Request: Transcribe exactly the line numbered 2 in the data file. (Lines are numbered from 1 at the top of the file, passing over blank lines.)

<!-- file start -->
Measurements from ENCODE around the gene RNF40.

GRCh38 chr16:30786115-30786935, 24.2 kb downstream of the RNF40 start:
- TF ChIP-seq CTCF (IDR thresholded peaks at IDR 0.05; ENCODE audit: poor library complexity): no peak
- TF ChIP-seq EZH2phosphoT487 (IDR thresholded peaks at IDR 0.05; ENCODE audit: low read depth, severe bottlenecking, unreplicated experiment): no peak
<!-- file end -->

GRCh38 chr16:30786115-30786935, 24.2 kb downstream of the RNF40 start: